Depression and Anxiety Case Study

Depression and Anxiety Case Study

Depression and Anxiety Case Study

Week 3: Psychiatric Disorders and Screening
Purpose

The purpose of student discussions is to provide the opportunity for application of depression and anxiety screening tools to a selected case-patient. Activity Learning Outcomes
Through this discussion, the student will demonstrate the ability to:
1. Explain the purpose of two selected screening tools
2. Interpret the scoring criteria of two selected screening tools
3. Discuss the mechanism of action, side effects and expected onset of action for a selected medication
requirements:

Anxiety and depression are the most common psychiatric problems you will encounter in your primary care practice.

Review this case study

HPI: BT, 50-year-old Caucasian male presents to office with complaints of “no energy and staying in bed all day.” These symptoms have been present for about 4 months and seem worse in the morning. It is hard to get out of bed and get the day started because he does not feel rested when he gets up in the morning.  BT reports “deep sadness & heartache over the loss of his wife”. States” I really don’t feel like making plans or going out”.  He tries to make plans with family or friends once a week, but it can be really exhausting because everyone asks about how he is handling the loss. Reports he also has difficulty completing projects for work, he cannot stay focused anymore. He reports not eating regularly and has lost some weight. BT has been a widower for 10 months. His wife died unexpectedly, she had an MI. His oldest daughter has a 2-year-old daughter, she asked him to babysit a couple of times, which he thought would help with the loneliness, but the care of his granddaughter seems overwhelming at times. Rest, evening walks, & lifting weights 2 days a week help him feel better. At this time, he does not want to do any activities or exercise, it seems like too much effort to get up and go. He has not tried any medications, prescribed or otherwise. He reports drinking a lot of coffee, but that does not seem to help with his energy levels.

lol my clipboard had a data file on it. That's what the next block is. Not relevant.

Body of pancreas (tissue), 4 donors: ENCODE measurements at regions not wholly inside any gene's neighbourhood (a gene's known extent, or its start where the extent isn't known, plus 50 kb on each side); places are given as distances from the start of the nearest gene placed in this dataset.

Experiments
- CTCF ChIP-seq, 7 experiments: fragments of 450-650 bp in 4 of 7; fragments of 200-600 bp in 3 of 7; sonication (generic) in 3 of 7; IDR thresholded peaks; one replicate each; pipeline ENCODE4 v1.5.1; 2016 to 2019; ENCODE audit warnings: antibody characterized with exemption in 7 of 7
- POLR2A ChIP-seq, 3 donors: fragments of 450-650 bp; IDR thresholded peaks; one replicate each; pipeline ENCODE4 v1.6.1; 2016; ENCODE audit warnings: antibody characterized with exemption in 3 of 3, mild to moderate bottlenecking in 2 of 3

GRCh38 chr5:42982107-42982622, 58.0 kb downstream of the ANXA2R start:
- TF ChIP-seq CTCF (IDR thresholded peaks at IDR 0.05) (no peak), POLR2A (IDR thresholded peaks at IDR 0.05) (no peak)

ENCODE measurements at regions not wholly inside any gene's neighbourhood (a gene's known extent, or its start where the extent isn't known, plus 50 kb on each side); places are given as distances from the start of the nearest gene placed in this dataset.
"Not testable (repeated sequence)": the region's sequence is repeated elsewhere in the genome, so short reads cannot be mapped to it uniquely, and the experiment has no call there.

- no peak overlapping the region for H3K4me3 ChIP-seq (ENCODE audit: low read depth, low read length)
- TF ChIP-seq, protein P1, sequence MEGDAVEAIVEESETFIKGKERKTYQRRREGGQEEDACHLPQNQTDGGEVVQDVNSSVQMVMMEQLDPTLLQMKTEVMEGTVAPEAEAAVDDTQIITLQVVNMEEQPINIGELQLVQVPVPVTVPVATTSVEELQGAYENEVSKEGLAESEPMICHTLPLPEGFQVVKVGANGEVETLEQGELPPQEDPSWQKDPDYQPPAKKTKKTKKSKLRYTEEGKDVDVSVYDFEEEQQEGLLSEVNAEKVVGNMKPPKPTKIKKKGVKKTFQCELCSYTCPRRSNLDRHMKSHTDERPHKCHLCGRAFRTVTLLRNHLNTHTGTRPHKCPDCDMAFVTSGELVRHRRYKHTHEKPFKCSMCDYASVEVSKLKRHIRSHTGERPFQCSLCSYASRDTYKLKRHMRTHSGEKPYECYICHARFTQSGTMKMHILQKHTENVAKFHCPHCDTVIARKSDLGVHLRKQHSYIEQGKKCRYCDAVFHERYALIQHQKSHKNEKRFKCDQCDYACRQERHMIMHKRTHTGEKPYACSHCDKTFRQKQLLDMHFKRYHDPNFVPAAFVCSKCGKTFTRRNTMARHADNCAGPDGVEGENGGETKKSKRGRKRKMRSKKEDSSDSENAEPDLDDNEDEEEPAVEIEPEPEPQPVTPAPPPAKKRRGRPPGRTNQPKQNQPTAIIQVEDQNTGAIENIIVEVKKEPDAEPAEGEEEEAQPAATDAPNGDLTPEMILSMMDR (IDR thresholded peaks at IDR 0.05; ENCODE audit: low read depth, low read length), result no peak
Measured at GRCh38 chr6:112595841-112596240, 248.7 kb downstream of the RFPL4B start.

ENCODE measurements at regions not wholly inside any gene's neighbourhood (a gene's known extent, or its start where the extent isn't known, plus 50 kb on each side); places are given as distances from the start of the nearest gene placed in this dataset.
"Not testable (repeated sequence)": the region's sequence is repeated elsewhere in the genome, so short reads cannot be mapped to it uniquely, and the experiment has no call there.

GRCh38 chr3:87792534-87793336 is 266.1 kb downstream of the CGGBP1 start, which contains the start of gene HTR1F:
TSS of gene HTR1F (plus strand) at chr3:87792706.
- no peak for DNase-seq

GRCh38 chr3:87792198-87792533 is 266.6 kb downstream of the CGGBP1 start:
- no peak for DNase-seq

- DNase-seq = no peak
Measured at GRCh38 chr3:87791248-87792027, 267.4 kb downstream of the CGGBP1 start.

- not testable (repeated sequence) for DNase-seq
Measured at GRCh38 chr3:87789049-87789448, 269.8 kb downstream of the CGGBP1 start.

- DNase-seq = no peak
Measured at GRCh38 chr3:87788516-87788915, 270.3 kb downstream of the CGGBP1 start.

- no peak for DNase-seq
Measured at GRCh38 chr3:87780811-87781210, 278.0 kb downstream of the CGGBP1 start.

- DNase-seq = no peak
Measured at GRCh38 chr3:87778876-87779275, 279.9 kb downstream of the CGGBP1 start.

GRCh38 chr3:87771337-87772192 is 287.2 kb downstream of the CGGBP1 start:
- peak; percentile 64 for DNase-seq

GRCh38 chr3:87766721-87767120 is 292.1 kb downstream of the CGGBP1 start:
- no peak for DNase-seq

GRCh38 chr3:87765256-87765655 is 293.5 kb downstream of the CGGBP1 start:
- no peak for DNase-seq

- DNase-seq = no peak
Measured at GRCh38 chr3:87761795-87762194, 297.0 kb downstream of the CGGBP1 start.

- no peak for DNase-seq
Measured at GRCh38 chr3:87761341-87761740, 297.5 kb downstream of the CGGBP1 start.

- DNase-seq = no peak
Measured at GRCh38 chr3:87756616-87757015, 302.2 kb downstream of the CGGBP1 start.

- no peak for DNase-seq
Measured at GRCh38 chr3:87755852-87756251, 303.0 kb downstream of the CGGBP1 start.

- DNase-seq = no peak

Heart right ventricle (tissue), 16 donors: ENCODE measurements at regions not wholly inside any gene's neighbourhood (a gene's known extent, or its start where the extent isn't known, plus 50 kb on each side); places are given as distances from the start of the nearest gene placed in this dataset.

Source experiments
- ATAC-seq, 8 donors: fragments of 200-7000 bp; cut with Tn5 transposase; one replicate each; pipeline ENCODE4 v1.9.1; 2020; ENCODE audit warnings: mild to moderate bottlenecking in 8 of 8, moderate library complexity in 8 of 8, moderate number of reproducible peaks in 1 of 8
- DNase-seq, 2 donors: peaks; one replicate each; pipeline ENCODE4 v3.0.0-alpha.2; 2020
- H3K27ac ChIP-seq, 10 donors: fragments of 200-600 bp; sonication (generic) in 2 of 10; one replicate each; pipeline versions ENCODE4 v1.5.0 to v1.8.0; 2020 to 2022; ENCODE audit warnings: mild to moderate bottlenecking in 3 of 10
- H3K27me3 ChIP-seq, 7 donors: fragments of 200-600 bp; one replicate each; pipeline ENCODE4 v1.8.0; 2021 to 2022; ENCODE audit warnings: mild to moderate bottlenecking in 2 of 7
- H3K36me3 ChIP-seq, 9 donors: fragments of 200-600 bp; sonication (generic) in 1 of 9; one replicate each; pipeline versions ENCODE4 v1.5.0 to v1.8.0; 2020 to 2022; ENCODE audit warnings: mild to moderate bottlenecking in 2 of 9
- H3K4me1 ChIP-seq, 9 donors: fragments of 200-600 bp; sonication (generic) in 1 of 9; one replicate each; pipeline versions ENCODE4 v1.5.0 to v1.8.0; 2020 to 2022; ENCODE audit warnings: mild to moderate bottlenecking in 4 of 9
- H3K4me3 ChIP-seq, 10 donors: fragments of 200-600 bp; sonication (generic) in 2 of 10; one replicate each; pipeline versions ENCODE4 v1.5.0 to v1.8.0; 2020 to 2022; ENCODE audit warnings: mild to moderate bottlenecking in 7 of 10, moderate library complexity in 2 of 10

Current medications: Tylenol PM about once a week when he can’t sleep, does not help.
NKDA.
PMH: no major illnesses. Immunizations up to date.  COVID Vaccinated.
SH: widowed, employed part-time as a computer programmer. Drinks 1 beer almost every night. No tobacco use, no illicit drug use. Previously married 25 years ago, reports a passive-aggressive, abusive relationship that ended in divorce. The judge gave full custody of his children to his ex-wife. The last time he saw his son was10 years ago. He lives in another stated. He sees his daughter 1-2 times a month. He would like to talk to his son but he is concerned the relationship cannot be repaired because he moved out during the divorce.
FH: Parents are alive and well. Has a daughter 20 and a son 18.
ROS
CONSTITUTIONAL: reports weight loss of 4-5 pounds, no fever, chills, or weakness reported. Daily fatigue.
HEENT: Eyes: No visual loss, blurred vision, double vision or yellow sclera. Ears, Nose, Throat: No hearing loss, sneezing, congestion, runny nose or sore throat.
CARDIOVASCULAR: No chest pain, chest pressure or chest discomfort. No palpitations or edema.
RESPIRATORY: No shortness of breath, cough or sputum.
GASTROINTESTINAL: Reports decreased appetite for about 4 months. No nausea, vomiting or diarrhea. No abdominal pain or blood.